Huntington Ingalls Industries (HII) announced the successful completion of acceptance sea trials for the amphibious transport dock Portland (LPD 27). The San Antonio-class ship, built at HII’s Ingalls Shipbuilding division, spent last week with the U.S. Navy’s Board of Inspection and Survey (INSURV), performing more than 200 trial events that included both in-port and underway portions. USS Portland (LPD-27) will be the 11th San Antonio-class amphibious transport dock ship of the United States Navy. The vessel, launched 13 February 2016, is named in honor of the city of Portland, Oregon. Portland’s keel was laid down on 2 August 2013, at the Ingalls Shipbuilding yard in Pascagoula, Mississippi. The ship’s sponsor is Bonnie Amos, wife of U.S. Marine Corps Commandant Gen. James Amos. The ship was launched on 13 February 2016.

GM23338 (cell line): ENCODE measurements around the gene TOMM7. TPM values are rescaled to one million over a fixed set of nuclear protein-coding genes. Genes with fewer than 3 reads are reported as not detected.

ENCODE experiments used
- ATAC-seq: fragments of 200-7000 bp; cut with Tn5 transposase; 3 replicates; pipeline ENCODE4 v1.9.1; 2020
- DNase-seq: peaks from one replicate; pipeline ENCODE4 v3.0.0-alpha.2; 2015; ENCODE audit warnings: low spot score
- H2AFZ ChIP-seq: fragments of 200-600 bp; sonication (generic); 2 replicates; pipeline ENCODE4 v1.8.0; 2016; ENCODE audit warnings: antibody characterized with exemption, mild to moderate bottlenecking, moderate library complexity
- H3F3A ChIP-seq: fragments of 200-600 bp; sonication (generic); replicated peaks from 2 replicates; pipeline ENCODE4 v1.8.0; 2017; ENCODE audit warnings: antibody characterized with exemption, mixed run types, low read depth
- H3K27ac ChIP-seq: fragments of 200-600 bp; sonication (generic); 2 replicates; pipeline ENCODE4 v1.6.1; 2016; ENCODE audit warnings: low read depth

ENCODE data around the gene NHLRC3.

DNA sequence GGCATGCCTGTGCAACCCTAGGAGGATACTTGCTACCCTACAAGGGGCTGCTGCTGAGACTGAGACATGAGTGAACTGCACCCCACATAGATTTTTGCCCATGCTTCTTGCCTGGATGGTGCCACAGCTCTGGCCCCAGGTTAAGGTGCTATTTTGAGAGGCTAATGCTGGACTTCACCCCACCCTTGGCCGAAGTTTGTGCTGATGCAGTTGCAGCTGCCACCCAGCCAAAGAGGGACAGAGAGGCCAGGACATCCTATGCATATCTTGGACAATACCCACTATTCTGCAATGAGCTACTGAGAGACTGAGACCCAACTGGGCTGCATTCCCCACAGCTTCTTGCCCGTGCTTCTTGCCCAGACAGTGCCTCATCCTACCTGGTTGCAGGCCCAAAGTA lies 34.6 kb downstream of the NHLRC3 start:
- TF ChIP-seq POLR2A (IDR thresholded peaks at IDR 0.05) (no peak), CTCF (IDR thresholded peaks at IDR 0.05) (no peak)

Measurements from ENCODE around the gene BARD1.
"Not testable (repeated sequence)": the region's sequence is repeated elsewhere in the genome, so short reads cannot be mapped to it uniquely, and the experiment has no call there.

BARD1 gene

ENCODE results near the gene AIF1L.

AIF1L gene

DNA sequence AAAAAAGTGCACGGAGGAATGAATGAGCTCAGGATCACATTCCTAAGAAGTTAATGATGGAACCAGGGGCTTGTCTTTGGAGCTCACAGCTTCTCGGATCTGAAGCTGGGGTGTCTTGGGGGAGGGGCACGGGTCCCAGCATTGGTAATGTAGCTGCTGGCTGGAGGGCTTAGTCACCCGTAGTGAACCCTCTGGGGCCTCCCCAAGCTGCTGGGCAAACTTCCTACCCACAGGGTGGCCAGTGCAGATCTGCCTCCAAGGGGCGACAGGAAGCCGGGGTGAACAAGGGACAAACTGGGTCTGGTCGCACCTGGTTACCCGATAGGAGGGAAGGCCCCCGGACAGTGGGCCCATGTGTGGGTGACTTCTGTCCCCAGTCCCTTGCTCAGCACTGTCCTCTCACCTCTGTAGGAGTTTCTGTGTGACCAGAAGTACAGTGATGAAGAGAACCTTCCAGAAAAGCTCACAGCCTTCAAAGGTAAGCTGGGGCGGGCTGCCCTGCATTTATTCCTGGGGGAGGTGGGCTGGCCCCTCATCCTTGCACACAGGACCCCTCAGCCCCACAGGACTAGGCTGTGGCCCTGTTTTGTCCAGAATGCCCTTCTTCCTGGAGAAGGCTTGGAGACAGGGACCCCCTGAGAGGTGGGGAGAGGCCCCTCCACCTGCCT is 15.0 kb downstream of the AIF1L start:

The San Antonio class is a class of amphibious transport docks, also called a landing platform/dock (LPD), used by the United States Navy. These warships replace the older Austin-class LPDs (including Cleveland and Trenton sub-classes), as well as the Newport-class tank landing ships, and the Charleston-class amphibious cargo ships that have already been retired. Twelve ships of the San Antonio class were proposed, but only eleven were funded. The San Antonio class was designed to provide the Navy and U.S. Marine Corps with modern, sea-based platforms that are networked, survivable, and built to operate with 21st century transformational platforms, such as the MV-22 Osprey, the (since canceled) Expeditionary Fighting Vehicle (EFV), air-cushioned landing craft (LCACs), and future means by which Marines are delivered ashore. The ship is more than 45 percent larger than the Austin class, displacing more than 25,000 tons at full load. It carries fewer troops, but has twice as much space for vehicles, landing craft, and aircraft. The San Antonio class has significant survivability features and computer technology. In addition to Rolling Airframe Missile (RAM) protection from air threats, the class was designed to minimize radar signature. Techniques that reduce radar cross-section (RCS) make the ships more difficult to locate and target.